March 18, 2015
Every year, each of the eight members of the SFJAZZ Collective is tasked with two writing assignments. The first: Compose a new piece specifically for the band, which gathers some of the most outstanding performers on the modern jazz scene. The second: Rearrange a composition by the elder artist that the Collective has chosen to feature that year. For the 2014-15 season, SFJAZZ is paying tribute to a tenor saxophone titan, a composer of classic tunes and a long-time San Francisco resident: the late Joe Henderson.
From the purpose-built SFJAZZ Center in San Francisco, Jazz Night In America features the SFJAZZ Collective as it reimagines Joe Henderson — both iconic standards like "Recorda-Me" and lesser-known material — and imagines new jazz works specifically for its own strengths.
Miguel Zenón, alto saxophone; David Sánchez, tenor saxophone, Avishai Cohen, trumpet; Robin Eubanks, trombone; Warren Wolf, vibraphone; Edward Simon, piano; Matt Penman, bass; Obed Calvaire, drums.
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March 14, 2015
Albert "Tootie" Heath is one of the most accomplished jazz drummers of the past 60 years. The 79-year-old has played with everyone from John Coltrane to Ethan Iverson, the piano player for The Bad Plus. Iverson and bassist Ben Street join Tootie Heath for his new album, Philadelphia Beat, named for the fertile jazz city of Heath's upbringing — where, as a young man starting out, he once piloted a group consisting only of the drums and two horns.
"That's a real strange instrumentation. I mean, most people need the bass, and a lot of people like a piano in there or some melodic chordal instrument — and we didn't have any of that," Heath says. "But the place across the street from where I lived, some adult people were good enough to let us come in there and play in it. It must have been awful. And one guy came up and gave us 75 cents as a tip. He was drunk, of course, and he walked away — 'Oh, you kids are great.' And I realized: That's a quarter apiece. Hey man, we can get paid doing this!"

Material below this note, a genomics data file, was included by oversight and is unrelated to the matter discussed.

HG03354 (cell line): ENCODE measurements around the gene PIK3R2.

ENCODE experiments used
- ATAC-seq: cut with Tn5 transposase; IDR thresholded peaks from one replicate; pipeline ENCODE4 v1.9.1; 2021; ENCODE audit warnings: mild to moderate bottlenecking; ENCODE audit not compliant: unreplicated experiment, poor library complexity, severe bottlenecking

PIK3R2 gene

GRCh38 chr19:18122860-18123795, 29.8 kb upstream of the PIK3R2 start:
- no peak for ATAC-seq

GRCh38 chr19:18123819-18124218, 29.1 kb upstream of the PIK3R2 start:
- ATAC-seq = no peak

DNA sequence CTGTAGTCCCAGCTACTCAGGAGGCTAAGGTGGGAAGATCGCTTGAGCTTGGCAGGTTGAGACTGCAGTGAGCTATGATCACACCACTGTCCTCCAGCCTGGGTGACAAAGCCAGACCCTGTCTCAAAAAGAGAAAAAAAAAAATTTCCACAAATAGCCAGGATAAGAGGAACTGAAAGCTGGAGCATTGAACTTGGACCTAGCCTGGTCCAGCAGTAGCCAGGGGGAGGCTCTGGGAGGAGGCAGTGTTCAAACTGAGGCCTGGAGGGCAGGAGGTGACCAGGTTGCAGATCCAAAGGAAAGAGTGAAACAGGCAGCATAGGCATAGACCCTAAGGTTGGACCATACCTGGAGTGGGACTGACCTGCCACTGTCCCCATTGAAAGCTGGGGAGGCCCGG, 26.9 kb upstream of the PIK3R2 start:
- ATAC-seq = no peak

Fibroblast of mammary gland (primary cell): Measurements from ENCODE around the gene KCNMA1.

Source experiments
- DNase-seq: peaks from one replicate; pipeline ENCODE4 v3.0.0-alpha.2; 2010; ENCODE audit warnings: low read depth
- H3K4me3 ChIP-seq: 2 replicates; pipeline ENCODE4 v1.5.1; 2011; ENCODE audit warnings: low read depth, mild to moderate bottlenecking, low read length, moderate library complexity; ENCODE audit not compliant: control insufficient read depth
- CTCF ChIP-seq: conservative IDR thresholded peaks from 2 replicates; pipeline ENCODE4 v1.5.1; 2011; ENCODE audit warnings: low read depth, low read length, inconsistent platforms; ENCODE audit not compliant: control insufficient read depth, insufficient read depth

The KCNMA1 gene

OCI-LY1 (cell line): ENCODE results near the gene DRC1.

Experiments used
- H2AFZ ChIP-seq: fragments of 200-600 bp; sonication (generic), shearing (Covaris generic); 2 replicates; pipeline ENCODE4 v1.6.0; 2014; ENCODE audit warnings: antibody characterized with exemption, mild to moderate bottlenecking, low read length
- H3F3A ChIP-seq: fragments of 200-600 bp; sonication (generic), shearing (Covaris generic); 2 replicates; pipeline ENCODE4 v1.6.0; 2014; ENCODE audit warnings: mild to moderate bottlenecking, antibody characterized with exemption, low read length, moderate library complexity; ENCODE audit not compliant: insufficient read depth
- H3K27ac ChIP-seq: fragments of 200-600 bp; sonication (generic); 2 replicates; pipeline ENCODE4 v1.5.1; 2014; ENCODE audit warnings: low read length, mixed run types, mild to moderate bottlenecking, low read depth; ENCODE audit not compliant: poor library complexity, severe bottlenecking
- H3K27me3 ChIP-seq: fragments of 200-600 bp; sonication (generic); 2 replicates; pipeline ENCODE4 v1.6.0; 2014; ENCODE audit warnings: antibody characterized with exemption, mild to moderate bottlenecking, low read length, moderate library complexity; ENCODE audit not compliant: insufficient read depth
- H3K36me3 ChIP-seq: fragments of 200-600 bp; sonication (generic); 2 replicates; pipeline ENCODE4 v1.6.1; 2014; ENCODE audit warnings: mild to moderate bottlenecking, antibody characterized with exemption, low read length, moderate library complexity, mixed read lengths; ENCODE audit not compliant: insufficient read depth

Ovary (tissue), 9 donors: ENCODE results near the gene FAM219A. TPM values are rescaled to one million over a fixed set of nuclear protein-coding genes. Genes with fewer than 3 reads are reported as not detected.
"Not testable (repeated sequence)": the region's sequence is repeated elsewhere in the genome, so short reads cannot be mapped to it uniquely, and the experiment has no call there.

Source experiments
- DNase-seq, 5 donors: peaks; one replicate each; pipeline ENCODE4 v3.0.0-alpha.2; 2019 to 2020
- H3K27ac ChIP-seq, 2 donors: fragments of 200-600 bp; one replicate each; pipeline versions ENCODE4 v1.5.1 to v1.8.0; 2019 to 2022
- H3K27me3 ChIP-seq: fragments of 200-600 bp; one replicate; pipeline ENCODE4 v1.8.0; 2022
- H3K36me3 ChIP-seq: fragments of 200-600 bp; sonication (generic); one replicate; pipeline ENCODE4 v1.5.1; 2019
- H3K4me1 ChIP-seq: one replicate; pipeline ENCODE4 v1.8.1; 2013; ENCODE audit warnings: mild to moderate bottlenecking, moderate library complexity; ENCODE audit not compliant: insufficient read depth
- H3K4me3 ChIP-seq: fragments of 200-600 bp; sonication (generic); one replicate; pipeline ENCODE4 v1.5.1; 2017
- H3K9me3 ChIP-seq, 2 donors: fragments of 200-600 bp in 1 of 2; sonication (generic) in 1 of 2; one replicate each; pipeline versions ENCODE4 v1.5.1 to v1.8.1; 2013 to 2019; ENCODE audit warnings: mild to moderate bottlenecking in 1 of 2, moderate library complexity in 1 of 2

NPR's Arun Rath had been dying to interview Heath for years. When he got the chance, it turned out the artist had some questions for him, as well. Hear their conversation, including stories about needling his band with tough arrangements and learning from the jazzmen in his own family, at the audio link.Copyright 2015 NPR. To see more, visit http://www.npr.org/.
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March 13, 2015. Posted by Tim Wilkins.
Happy birthday, Snap Crackle! Forever Young is an understatement for this drummer. Haynes has played it all - with Lester Young, Charlie Parker, Sarah Vaughan, and now with his own "Fountain Of Youth" ensemble.
We'd like to share some of our favorite conversations with Roy with you now.
In 2011, he spoke with The Checkout about his album "Roy-Alty":
In 2008, Haynes stopped by our studios for this chat with Gary Walker:
And in 2007, he sat down with Rhonda Hamilton at the International Association for Jazz Education conference:
Happy birthday Roy, and thank you!
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